I have cheated a little and borrowed the term “Masterclass” from the NILF agenda for my blogpost as it seemed the most apt way to describe the concluding session on Day 1 at NILF 2011! Anand, in somewhat unfamiliar territory, came with a well prepared speech- while he may not have displayed oratorical brilliance, the content of his talk was really interesting.
To draw a parallel between competitive strategy in business and the game of chess, he explained his preparation for two important matches he had played and won- one with Kramnik and the other with Topolov. Here is what I took out of the session:
1. Each competitor is different- so, for every new “game” plan ahead, and plan differently
Kramnik and Topolov are different kinds of players- one vertical and the latter horizontal. Hence, preparation for the games, months in advance, which included an analysis of the opponent’s strengths, was very different. Businesses likewise, need to anticipate competition behaviour and plan for surprises and to surprise them.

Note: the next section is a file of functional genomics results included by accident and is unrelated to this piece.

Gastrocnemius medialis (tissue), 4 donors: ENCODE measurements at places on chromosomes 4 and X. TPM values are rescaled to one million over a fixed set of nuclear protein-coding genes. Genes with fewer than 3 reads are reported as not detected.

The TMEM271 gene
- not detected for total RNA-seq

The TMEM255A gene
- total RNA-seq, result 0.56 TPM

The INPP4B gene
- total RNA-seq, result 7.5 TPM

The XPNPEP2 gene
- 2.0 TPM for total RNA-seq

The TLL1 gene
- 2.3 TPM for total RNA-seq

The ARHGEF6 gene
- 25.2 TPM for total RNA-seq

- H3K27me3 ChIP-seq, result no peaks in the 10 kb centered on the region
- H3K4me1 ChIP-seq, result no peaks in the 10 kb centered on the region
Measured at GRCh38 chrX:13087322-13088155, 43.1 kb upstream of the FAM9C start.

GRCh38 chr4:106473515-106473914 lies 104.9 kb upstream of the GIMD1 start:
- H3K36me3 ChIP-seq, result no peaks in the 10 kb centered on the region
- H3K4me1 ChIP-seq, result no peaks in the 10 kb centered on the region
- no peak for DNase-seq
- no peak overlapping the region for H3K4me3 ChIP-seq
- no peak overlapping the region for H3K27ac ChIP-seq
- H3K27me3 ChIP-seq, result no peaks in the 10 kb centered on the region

2. Each competitive face-off is different – though he prepared with equal intensity for both games, the one with Kramnik played out very differently than the one with Toplov. With Kramnik, by using surprise as an element, he got a near unbeatable lead and held on to it. Whereas, with Topolov, it was up and down till the very end, and the 12th game was a decider- thus he really had to hold his nerve to win the match. We come across similar situations often times in business oftentimes, when we go prepared for a certain response but end up dealing with something entirely different. The ability of your business to adapt, take risks and be resilient is key to emerging successful in that round!
3. Failure teaches you more than success – Anand referred to the time after winning the world championship for the first time in 2000 when he went through a major slump in form. What he did to recover taught him more than what his many successes had. Companies would do well to analyse losses and see what they can learn from it. In my experience, post-bid win-loss analyses is one of the most under-leveraged business tools.
4. Preparation is the key- Reaching the top is one thing, staying there is another, they say. Listening to Anand, it was evident that diligent preparation held the key to his sustained reign at the top. Similarly, for companies in the IT industry, especially those that have had a good run so far, keeping at it, staying focused, and learning not to underestimate the competition would be the mantras for continued success.